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By mdrejhon (registered) - website | Posted November 02, 2015 at 13:17:47 in reply to Comment 114558

With Main 2-way (4 lanes, 2 car lanes per direction, with bike lanes) and stop-n-go traffic, trucks will find it cheaper to pay the toll than the extra gas getting through a Complete Streets Lower City. Just the way many residents down here would like it.

Granted, it probably won't be full Complete Streets, but the Lower City Hamilton status quo would make way for something better.

It would not be an allowed through truck route either, and there can be enforcement, if need be.

Not everyone agrees; I know. But you know, if we enhance LINC/RHVP, then it's a quid pro quo.

Comment edited by mdrejhon on 2015-11-02 14:22:29

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By troll toll (anonymous) | Posted November 02, 2015 at 13:05:51 in reply to Comment 114558

What do you mean 'back to,' they never stopped as anyone who is actually in the core already knows. Trucks are only allowed to drive on truck routes, if we take those streets off the truck route we won't get trucks on them, it's pretty simple. I don't think you care one bit about main and king, I think you only care about not wanting to have to start paying a toll for your 'free' highway.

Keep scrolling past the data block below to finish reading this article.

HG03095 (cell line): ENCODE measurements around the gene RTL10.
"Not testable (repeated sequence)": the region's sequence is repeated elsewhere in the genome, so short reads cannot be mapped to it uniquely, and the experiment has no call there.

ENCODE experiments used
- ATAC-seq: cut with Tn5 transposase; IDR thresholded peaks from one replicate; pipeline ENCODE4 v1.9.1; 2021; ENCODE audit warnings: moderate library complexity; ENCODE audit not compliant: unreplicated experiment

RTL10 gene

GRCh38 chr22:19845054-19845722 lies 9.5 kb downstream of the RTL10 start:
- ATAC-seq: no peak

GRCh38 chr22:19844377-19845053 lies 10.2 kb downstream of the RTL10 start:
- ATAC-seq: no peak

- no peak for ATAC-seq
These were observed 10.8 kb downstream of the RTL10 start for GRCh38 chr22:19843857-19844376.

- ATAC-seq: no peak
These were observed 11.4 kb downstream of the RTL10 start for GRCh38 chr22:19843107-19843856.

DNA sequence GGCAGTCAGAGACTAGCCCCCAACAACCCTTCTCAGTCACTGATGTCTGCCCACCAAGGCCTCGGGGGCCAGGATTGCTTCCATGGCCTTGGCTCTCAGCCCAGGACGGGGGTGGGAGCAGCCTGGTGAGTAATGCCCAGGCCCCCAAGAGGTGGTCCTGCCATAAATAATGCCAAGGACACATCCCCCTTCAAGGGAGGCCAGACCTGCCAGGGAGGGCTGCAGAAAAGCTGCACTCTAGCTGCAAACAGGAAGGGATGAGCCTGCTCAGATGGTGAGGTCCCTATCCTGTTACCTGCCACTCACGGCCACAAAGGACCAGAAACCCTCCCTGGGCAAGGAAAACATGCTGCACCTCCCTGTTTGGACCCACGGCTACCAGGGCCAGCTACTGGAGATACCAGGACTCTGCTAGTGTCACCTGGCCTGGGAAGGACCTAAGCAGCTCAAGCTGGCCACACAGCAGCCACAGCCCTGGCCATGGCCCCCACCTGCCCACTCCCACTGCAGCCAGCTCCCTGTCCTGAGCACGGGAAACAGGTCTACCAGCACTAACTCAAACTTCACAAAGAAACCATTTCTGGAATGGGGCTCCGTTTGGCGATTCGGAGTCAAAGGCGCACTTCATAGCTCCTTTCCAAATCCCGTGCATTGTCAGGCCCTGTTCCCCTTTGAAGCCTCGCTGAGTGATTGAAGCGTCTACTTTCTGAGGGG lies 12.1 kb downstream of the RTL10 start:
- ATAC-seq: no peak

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By Robert D (anonymous) | Posted November 03, 2015 at 17:32:35 in reply to Comment 114561

I think you're slightly oversimplifying the rules on truck routes.

But I agree that we need to take a hard look at our truck routes and actually make some choices about where we want trucks to go. Right now we have so many "truck routes" we might as well just let them have every major arterial.

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By mdrejhon (registered) - website | Posted November 02, 2015 at 10:47:16 in reply to Comment 114554

Tolls make total sense to me.

A way is needed to politically sell it. We've got Detroit making shortcuts to Niagara Falls, so toll the through traffic, perhaps. Given this is a municipally funded freeway, it makes sense to toll outsiders that aren't adding to Hamilton's economy.

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By MichaelHealey (registered) - website | Posted November 02, 2015 at 12:52:20

At least there seems to be some consistency by some of the powers-that-be in not understanding or accepting the concept of "induced demand". Proposing adding more lanes to the Red Hill/Linc and resisting segregated bike lanes both seem to ignore the induced demand principle.